How to end 'Apartheid' in Dutch Schools?
The Dutch cabinet wants this country's primary schools to be more integrated. But the government has backed down from proposals made last year to attempt to force school integration. By rnw political editor John Tyler
This middle road has aroused the ire of parties to the left and to the right. The Socialist Party even talks about a system of apartheid in the Dutch schools, and wants the national government to do more to force integration. On the other hand, the Christian parties are concerned that the pilot projects the government has proposed impinge on the identity of parochial schools.
So how bad is the problem of segregation in Dutch primary education? In Dutch, schools where the majority of pupils have a foreign background are called "black schools". The term can lead to confusion, since it does not explicitly refer to the racial make-up of the schools. "Black schools" include children of Moroccan, Turkish, and Surinamese background, but also children from countries in Eastern Europe and elsewhere. A more accurate term for these schools would be minority schools.
About 7 percent of all primary schools in the Netherlands are minority schools, and that number is growing. Jasper van Dijk, a member of parliament for the Socialist Party, wants to break what he calls a taboo in the discussion of segregation in schools.
"You cannot deny that when you have this segregation in the education system, you can call that apartheid. Because when even the cities are mixed, the children go to schools separately - that's a matter of apartheid, I cannot call it differently."
But the Socialist Party's position is not widely shared. Jan Jacob van Dijk, no relation to Jasper, is an MP from the Christian Democrats. He says quality is more important than integration in primary schools, and the quality of education at many minority schools has been improving. Besides, Jan Jacob van Dijk says, segregation in the school system is part of broader social patterns, including socio- economic factors.
"If you take for example some of suburbs of cities, and you see there is an overwhelming majority of people of immigrant background, then don't be surprised that at that moment, the schools in that area are 'black'."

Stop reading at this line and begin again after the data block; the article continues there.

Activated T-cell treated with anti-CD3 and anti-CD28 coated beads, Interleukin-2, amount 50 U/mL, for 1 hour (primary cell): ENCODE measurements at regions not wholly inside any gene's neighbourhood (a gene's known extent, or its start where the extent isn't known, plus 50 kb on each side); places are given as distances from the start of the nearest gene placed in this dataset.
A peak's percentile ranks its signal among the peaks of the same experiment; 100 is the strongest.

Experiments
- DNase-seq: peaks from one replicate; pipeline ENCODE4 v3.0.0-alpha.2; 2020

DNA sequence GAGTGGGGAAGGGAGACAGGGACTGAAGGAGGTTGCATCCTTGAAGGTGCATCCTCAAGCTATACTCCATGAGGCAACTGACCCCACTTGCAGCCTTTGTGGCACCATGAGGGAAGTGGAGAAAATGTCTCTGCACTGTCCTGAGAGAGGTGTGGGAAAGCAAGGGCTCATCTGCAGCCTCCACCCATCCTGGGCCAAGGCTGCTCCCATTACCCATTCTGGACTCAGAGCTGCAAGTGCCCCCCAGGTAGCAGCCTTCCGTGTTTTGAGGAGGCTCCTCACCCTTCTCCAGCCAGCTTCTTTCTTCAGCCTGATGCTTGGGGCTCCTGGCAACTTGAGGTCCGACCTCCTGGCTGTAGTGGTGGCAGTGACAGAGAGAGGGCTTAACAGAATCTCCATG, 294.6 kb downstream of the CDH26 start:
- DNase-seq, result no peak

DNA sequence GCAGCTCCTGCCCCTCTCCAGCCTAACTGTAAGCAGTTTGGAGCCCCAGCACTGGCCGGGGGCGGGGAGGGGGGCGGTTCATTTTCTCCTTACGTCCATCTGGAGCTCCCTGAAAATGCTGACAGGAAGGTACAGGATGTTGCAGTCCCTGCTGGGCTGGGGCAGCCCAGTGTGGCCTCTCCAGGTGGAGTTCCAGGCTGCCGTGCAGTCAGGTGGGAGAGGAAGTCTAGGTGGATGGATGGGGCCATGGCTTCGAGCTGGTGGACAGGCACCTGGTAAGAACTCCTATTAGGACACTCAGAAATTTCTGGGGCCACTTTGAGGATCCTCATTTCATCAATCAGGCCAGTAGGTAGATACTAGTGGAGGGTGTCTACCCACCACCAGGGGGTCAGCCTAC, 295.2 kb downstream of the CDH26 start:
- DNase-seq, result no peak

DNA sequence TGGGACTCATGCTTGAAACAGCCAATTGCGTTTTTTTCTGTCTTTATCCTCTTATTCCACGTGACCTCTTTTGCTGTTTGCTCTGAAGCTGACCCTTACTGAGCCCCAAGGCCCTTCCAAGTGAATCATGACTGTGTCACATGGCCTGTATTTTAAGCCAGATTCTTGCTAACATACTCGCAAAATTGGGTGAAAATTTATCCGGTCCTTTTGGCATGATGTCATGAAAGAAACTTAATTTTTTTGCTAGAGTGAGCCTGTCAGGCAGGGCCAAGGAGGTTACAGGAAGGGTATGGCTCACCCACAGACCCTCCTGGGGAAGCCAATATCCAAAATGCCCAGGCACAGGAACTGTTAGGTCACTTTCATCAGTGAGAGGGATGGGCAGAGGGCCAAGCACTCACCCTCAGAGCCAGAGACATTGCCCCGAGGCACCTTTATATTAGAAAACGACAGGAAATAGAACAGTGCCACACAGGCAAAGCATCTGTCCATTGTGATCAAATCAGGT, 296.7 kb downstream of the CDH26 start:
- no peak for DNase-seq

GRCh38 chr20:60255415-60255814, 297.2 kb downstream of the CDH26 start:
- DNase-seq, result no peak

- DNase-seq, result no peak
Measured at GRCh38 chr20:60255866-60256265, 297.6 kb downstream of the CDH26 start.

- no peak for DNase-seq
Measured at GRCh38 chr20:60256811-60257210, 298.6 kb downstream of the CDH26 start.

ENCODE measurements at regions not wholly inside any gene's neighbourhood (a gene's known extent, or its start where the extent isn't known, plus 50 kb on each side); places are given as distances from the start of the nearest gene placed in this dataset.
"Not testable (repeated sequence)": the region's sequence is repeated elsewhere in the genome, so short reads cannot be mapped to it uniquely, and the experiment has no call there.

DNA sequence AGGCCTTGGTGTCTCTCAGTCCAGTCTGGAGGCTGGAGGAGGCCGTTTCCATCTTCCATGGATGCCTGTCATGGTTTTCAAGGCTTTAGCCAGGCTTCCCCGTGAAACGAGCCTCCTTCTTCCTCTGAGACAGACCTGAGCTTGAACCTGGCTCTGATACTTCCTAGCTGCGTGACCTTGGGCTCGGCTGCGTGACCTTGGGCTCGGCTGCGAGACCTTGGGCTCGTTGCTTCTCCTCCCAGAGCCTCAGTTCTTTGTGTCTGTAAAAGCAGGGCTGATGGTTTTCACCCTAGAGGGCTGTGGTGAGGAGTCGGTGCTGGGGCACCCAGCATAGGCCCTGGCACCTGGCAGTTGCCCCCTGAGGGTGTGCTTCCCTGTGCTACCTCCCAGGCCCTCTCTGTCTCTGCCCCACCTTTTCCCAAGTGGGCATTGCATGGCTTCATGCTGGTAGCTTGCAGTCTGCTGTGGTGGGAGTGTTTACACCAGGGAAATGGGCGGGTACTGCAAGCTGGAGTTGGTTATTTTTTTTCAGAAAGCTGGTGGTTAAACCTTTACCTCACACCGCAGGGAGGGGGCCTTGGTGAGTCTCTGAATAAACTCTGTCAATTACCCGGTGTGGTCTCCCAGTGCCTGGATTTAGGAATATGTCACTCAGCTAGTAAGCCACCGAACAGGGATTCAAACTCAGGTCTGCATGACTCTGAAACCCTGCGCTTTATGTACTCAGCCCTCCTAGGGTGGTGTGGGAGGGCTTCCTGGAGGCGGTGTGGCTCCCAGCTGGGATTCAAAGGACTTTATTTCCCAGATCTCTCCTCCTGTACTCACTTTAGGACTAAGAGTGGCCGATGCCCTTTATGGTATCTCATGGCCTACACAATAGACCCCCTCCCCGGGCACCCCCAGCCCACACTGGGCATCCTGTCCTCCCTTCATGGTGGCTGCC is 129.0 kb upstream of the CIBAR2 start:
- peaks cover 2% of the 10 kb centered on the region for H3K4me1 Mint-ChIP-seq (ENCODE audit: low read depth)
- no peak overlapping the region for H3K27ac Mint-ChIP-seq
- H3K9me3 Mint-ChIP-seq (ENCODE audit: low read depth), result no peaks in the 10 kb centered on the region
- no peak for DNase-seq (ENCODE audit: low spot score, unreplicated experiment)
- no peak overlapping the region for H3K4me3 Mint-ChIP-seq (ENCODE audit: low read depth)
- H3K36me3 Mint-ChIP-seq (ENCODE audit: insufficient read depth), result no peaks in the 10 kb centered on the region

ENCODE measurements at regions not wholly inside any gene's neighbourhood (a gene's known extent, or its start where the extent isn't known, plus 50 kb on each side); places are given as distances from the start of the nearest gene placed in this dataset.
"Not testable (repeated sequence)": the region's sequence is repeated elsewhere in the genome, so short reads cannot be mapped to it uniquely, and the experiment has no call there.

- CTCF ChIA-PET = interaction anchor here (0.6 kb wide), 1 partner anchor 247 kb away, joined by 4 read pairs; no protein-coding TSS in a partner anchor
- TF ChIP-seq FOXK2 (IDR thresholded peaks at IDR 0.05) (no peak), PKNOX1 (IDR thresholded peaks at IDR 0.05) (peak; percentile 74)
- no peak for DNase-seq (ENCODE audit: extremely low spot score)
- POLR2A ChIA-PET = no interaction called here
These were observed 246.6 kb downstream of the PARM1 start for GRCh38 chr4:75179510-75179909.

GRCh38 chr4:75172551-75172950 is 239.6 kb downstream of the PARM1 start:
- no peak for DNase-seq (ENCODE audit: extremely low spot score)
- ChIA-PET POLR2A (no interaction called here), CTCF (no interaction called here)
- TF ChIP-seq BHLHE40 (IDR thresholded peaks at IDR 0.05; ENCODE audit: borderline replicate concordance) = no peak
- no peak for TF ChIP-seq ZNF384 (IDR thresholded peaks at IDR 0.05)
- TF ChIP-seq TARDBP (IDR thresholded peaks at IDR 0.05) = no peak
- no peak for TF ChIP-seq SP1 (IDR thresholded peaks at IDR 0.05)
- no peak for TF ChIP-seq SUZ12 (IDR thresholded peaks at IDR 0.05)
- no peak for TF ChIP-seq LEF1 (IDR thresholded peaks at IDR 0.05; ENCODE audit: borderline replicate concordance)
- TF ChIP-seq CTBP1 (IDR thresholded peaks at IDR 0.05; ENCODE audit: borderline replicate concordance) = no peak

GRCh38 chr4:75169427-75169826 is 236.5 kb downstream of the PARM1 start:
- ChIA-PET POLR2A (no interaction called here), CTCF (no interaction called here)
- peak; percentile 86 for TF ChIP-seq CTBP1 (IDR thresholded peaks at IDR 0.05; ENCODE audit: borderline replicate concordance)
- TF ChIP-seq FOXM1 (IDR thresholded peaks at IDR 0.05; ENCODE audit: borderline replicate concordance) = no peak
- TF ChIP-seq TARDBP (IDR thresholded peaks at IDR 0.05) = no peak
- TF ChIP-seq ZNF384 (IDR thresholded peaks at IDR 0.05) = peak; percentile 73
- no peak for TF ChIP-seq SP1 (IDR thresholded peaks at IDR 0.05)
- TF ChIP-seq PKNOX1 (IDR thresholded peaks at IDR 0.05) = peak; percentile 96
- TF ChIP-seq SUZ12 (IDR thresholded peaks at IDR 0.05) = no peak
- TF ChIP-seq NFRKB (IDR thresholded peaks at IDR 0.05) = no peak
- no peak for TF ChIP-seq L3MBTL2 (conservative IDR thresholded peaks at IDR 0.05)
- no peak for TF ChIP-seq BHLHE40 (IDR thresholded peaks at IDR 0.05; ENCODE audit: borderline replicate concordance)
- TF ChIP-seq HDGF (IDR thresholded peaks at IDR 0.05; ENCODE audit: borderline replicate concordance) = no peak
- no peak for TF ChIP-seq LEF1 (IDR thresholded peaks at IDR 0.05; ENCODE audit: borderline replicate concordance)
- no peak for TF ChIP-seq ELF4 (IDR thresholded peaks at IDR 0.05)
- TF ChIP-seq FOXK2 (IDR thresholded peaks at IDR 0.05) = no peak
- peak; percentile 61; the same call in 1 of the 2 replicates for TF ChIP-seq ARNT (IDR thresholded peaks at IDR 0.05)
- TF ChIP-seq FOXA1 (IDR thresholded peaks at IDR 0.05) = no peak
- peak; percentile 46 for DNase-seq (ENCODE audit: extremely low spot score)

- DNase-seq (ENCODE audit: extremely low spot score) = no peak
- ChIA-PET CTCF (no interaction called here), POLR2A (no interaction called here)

The Dutch education system is exceptional in that kids do not automatically go to the neighbourhood school. The system has always been based on school choice. The government funds private as well as public schools, and parents must register their children at the school of their choice. Especially in urban areas, the number of schools on offer can run into double digits.
The best schools tend to fill up early, and parents who don't know the system often end up sending their kids to the nearest school. In neighbourhoods where the majority of residents are immigrants, the local primary schools quickly become so-called "black" schools.
That's something the government wants to change. Deputy Minister of Education Sharon Dijksma has announced a number of voluntary pilot projects to help immigrant families get involved in choosing a primary school. But the government has to tread carefully. They want to maintain the system of school choice, and don't want to force kids to go to a school outside their neighbourhood.
Many people who are involved in education are glad to hear that. Walter Wijnbergen is the director of the Sprinbok primary school in the Transvaal neighbourhood of The Hague. It's an immigrant neighbourhood, and the Springbok school is a minority school. Mr Wijnbergen wants to see integration in the neighbourhood, but is not concerned about attracting native Dutch children to his school.
"It's very important that the children, who are here in the school, and in this neighbourhood, are learning to work with together, and play together. And that's happening. It’s multicultural, and they are doing things together, and that, for me, is also integration."
19 March 2008
[Photo: Kids from Anita's group 2 class at the Springbok school]
[Copyright Radio Netherlands]